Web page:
LA activists looking to restrict development

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Los Angeles activists are pushing for a ballot measure that would put new restrictions on development. (KABC)

Major building projects approved by Los Angeles city leaders are under new attack.

Activists are renewing a drive for the Neighborhood Integrity Initiative. The ballot measure seeks a shakeup in how developments are approved.

"The City Council should not be making individual decisions behind closed doors as to what communities should become," said Jill Stewart, who heads the Coalition to Preserve L.A. "We are demanding in this ballot measure that they write community plans involving the community."

The development foes gathered near the proposed Blake Avenue Riverfront Project.

Activists say units costing $250,000 threaten to gentrify the Elysian Valley neighborhood also known as Frogtown. They claim that across the city, developers make campaign donations to council members who then approve the projects.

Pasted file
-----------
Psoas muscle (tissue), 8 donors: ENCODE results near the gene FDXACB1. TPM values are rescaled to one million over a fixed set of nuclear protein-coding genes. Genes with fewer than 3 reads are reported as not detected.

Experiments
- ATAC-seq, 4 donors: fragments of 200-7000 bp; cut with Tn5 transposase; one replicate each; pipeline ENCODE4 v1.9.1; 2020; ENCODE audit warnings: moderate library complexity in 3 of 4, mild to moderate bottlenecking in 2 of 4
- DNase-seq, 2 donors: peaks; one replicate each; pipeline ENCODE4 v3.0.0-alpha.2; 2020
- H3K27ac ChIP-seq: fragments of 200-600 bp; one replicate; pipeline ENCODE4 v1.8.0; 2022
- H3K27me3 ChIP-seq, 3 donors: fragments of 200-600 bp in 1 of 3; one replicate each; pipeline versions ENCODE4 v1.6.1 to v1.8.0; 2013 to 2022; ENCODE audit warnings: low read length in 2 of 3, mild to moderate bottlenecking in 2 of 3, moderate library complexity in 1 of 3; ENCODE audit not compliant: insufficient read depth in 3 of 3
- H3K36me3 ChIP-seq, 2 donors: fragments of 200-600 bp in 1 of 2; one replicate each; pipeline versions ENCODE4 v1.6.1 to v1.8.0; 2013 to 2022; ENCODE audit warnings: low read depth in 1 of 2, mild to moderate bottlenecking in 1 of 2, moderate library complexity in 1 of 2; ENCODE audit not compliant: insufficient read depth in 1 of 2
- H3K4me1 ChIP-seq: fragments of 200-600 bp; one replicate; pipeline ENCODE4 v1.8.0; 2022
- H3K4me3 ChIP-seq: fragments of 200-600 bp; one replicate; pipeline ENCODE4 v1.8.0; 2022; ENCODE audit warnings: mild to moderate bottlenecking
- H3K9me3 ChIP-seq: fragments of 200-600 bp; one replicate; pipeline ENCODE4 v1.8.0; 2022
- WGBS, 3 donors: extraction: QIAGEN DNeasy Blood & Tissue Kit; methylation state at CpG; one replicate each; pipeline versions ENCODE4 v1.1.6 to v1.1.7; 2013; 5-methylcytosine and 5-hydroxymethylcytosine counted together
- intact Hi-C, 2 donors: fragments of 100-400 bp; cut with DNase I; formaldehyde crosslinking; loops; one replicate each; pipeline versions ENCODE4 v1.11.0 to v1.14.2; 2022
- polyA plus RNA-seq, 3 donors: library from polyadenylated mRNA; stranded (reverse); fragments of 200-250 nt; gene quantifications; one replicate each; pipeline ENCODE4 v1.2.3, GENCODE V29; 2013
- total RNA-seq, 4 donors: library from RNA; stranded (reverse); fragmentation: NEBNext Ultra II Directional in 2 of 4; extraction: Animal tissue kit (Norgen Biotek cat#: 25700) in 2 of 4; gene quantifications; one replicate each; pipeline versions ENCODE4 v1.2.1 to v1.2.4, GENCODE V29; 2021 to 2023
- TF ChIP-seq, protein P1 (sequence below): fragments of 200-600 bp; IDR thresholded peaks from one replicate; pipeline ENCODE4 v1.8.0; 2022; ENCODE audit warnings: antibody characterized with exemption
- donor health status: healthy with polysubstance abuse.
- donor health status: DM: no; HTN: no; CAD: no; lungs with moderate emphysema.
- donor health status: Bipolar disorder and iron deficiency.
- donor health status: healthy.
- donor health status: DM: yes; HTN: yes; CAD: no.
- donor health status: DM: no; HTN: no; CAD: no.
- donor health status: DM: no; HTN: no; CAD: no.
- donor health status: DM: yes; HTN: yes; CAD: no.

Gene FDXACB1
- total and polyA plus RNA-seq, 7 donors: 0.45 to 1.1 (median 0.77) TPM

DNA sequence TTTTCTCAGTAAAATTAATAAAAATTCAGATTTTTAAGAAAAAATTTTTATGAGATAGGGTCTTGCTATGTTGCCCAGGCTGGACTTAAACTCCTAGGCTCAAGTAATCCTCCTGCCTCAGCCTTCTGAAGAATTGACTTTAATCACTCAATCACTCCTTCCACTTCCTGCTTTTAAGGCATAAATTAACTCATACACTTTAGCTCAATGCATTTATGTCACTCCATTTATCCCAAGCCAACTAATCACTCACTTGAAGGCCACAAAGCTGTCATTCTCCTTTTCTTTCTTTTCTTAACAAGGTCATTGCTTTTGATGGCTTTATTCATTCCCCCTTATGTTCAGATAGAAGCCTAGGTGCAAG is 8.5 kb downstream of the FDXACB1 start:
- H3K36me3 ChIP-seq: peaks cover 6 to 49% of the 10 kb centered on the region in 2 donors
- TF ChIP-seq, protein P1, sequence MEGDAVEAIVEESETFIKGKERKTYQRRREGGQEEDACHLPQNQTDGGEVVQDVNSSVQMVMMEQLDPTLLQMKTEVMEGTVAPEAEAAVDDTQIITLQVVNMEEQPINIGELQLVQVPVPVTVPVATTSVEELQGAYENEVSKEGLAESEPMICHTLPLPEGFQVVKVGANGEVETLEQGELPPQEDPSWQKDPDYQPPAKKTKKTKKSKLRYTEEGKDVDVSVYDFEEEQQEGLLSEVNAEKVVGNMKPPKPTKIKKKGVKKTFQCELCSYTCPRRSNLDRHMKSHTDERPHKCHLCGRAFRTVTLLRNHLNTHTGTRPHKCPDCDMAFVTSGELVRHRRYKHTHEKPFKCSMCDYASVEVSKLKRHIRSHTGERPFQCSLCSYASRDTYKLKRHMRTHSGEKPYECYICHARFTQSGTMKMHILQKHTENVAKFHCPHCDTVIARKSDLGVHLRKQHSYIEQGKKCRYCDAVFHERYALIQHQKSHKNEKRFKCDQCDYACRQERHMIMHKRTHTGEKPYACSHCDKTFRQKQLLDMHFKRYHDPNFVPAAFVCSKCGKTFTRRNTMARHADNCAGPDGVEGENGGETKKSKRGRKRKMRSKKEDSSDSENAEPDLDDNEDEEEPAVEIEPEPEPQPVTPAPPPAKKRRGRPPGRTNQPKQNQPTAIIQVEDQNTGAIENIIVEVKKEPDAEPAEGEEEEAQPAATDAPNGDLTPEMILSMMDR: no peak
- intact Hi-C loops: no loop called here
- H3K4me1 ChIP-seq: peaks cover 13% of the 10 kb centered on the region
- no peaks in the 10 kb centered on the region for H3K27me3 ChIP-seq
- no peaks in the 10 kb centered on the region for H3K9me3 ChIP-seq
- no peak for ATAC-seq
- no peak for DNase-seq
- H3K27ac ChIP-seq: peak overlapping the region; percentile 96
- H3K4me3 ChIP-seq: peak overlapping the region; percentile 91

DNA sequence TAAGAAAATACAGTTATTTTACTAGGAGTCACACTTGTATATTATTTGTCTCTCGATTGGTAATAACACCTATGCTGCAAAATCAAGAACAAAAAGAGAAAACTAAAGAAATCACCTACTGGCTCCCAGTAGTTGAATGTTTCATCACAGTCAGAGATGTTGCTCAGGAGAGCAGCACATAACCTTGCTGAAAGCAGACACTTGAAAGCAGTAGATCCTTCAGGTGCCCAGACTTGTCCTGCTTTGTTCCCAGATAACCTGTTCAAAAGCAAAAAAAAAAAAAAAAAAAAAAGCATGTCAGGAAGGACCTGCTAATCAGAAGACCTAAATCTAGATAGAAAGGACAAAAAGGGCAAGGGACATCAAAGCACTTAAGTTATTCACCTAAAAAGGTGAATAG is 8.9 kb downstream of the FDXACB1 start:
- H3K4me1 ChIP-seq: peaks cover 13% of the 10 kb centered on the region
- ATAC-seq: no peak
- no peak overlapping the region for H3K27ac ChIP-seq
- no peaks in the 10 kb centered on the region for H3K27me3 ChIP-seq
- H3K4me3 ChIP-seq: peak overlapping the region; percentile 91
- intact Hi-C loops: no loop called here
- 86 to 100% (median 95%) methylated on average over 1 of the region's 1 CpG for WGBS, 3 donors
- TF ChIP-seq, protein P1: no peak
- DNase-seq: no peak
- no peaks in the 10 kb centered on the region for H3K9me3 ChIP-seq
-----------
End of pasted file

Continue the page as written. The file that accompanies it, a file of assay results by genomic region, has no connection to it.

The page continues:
"Twenty-seven stories, kicking out rent-stabilized-ordinance units, demolishing more affordable housing causes more homelessness," says Grace Yoo with the Environmental Justice Collaborative.

Organizers say the latest version of the measure is easier to understand. Its first aim is a 2-year moratorium on projects that require special amendments.

Councilman Mitch O'Farrell calls that a job killer.

"Several dozens of projects that are already approved that would employ tens of thousands of Angelenos would go on immediate hiatus for at least two years. So we're talking about a hit to the local economy," O'Farrell said.

O'Farrell said it was neighborhood input at the Riverfront site which reduced the height of the buildings, the scale of the project, and will provide affordable housing. He said there are multiple ways neighborhood comments guide a project.

"You don't take a sledgehammer to something that needs a scalpel," O'Farrell said.

The petition drive began Wednesday. Backers hope to have it on the March 2017 ballot.
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